Thanks for sharing. That's painful. I'd be interested to know the reason behind this. My only concern would be the fact that the ceiling is so low over the stove. Possible fire hazard, but more-so just a high potential for steam to ruin the paint and such. I wonder if they'd be okay if the stove was just for decoration...


I actually told them the stove is for decoration. Like, literally it's just to be pretty on Instagram 😂. I  doubt they'll buy that though!

 

Could you show them that the cord is cut off, or the gas is not connected to anything (not sure if it's gas or electric)? Just a thought, though maybe something obvious you already tried, lol.

@Dana McMahan

I agree with @Patrick Kinsella on this. There's got to be a way to officially prove the unit has been disabled? Maybe have an appliance repair technician remove all connections from the unit and provide you something in writing. Hell, you could even go as far as removing all working components, and installing a custom counter top on the stove. This keeps the look and gives extra counter space, plus you could provide a plug in 2 burner unit. I BELIEVE this isn't counted as an appliance. I say this because I have a friend who added on to her house and the city said she couldnt have 2 kitchens, but they were ok with the burner.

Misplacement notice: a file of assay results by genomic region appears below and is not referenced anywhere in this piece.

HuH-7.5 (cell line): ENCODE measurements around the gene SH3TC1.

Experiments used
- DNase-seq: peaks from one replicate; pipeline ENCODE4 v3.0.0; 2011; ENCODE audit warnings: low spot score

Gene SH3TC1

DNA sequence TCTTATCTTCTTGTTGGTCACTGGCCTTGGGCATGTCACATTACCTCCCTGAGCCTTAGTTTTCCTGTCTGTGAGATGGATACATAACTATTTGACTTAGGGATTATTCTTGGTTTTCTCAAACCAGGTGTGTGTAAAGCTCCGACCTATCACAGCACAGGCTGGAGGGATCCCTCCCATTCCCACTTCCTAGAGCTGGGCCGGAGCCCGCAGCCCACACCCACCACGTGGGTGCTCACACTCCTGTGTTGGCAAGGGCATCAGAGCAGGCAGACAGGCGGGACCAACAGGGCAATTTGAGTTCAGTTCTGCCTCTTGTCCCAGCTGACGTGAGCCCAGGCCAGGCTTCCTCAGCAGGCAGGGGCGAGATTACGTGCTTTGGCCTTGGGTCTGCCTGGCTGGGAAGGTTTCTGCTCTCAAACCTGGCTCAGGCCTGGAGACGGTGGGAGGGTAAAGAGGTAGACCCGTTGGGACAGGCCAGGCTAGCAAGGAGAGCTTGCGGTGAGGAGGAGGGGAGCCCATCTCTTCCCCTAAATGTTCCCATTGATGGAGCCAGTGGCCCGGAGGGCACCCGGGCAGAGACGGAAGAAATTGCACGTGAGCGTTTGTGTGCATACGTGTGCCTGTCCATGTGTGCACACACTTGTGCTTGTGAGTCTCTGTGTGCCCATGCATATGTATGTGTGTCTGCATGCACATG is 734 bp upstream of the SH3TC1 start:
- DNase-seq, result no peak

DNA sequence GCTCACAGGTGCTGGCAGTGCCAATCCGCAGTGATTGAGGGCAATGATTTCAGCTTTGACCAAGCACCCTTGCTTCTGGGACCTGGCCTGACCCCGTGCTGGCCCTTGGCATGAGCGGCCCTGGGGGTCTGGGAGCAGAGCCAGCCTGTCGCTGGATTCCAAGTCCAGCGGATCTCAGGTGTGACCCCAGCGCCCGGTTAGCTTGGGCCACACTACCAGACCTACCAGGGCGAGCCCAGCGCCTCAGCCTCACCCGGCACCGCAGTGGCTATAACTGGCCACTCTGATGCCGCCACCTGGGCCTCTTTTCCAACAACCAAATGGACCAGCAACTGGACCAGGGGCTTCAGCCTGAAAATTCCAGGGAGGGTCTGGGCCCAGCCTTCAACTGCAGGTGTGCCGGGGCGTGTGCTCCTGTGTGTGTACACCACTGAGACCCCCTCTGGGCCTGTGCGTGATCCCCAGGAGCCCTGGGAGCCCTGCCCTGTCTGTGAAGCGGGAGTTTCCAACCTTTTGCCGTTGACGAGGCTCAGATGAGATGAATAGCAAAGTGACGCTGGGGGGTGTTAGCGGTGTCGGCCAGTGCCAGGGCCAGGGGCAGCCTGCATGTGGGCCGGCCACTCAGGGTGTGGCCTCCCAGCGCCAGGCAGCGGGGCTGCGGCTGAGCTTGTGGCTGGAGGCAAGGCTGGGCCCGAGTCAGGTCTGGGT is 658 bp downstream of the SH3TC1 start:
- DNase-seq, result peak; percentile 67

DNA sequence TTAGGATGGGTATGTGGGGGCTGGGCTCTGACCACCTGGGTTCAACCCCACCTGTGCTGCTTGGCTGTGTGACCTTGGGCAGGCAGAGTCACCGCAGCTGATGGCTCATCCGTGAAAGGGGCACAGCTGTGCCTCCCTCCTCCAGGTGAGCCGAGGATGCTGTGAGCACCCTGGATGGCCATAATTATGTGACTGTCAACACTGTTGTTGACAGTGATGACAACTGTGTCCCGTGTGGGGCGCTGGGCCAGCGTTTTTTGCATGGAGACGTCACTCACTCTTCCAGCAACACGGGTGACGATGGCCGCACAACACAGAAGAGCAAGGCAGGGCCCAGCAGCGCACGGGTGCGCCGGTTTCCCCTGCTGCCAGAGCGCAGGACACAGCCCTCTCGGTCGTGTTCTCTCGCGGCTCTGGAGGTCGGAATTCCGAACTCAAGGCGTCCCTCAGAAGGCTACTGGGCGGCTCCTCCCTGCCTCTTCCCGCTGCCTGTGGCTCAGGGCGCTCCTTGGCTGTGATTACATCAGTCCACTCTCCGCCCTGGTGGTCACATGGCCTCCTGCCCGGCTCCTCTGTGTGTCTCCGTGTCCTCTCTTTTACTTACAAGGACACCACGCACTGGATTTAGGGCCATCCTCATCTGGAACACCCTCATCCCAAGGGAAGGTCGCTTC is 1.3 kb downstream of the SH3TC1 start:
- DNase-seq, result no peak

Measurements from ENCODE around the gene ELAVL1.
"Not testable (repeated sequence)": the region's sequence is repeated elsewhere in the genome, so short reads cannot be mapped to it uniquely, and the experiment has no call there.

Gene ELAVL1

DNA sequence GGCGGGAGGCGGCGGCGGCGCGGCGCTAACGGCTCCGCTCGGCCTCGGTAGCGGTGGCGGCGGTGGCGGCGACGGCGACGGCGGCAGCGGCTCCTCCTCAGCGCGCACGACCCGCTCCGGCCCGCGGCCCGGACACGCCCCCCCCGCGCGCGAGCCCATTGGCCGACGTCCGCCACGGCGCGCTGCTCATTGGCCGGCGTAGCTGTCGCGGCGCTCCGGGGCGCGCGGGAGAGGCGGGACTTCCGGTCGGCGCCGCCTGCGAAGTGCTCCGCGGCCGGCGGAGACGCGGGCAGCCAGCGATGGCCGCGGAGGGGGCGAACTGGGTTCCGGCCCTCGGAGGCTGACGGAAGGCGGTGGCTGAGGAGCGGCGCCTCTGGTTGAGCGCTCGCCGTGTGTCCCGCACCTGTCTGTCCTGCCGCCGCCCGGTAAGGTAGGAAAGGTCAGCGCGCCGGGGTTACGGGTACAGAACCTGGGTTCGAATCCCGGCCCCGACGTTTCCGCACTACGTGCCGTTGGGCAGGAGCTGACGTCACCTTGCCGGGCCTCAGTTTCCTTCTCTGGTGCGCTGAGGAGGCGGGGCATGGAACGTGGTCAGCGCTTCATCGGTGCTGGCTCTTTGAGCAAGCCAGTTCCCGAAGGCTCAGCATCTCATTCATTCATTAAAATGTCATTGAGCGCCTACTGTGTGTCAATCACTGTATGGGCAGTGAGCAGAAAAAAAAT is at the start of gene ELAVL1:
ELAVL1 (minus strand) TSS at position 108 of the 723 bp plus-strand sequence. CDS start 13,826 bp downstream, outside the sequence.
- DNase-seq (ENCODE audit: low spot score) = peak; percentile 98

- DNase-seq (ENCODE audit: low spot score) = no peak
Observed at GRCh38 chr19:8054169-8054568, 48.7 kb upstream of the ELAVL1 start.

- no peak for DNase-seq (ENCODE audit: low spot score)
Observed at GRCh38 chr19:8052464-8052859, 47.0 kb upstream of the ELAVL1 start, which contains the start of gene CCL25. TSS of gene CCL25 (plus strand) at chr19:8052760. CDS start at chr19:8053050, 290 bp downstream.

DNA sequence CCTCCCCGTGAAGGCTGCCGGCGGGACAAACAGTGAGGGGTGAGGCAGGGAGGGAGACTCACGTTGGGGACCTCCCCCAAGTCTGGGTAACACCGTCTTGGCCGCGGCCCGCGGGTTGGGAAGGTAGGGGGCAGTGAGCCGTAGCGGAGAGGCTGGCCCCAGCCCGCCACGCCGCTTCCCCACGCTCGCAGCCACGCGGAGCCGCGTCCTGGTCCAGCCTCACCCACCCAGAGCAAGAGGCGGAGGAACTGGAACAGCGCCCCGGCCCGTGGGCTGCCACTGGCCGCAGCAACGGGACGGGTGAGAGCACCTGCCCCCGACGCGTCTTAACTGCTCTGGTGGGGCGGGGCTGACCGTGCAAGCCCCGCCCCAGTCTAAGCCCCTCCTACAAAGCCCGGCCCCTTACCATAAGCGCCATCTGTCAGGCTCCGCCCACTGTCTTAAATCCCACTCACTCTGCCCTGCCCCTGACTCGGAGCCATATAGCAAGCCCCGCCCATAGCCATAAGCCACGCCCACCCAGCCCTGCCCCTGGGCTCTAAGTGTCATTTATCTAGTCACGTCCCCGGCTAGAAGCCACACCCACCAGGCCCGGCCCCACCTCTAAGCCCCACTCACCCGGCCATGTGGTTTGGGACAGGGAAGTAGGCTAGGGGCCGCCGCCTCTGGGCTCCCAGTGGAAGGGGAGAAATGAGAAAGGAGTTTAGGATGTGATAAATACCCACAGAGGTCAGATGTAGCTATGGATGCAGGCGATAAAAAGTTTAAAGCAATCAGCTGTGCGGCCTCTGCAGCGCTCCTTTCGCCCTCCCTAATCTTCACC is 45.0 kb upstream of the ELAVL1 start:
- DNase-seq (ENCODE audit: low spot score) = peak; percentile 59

I guess if they're not willing to approve either of these options you could just remove it? I know it looks cool but I think pulling out $100k in equity looks even cooler! :p

@Dana McMahan

Yep! Lesson learned for all of us who've read this. That's what makes BP so great! I get to NOT make the mistakes you've made and vice versa, hahhaha!

Glad it all worked out though, you'll find an even better deal now and be glad you missed that one.

@Dana McCahan


Sorry to hear that you are having issues refinancing your property Dana.  I do want you to know that you are not the only ones having issues with refinancing a home where you are doing Airbnb.  Unfortunately, this has nothing to do with any particular bank's lending guidelines, as you are finding out it has to do with Fannie Mae which is a quasi government entity.  This entity classifies residential properties into three buckets Primary Residence, Secondary Residence and Investment Property.  Prior to the Airbnb phenomenon any residential property that was generating income was considered an investment property (Which have completely different lending guidelines) and that used to be fine because 99% of the time that was true.  Now that isn't true but since government rule changes tend to happen about a decade or two after the problem arises we are currently in limbo.  It appears that some national lenders are finding workarounds (Bending the rules) which I would personally have no issues with using to finance a property I owned if the lender was willing to do it.  There is no negative effect on the owner, it just adds risk for the lender.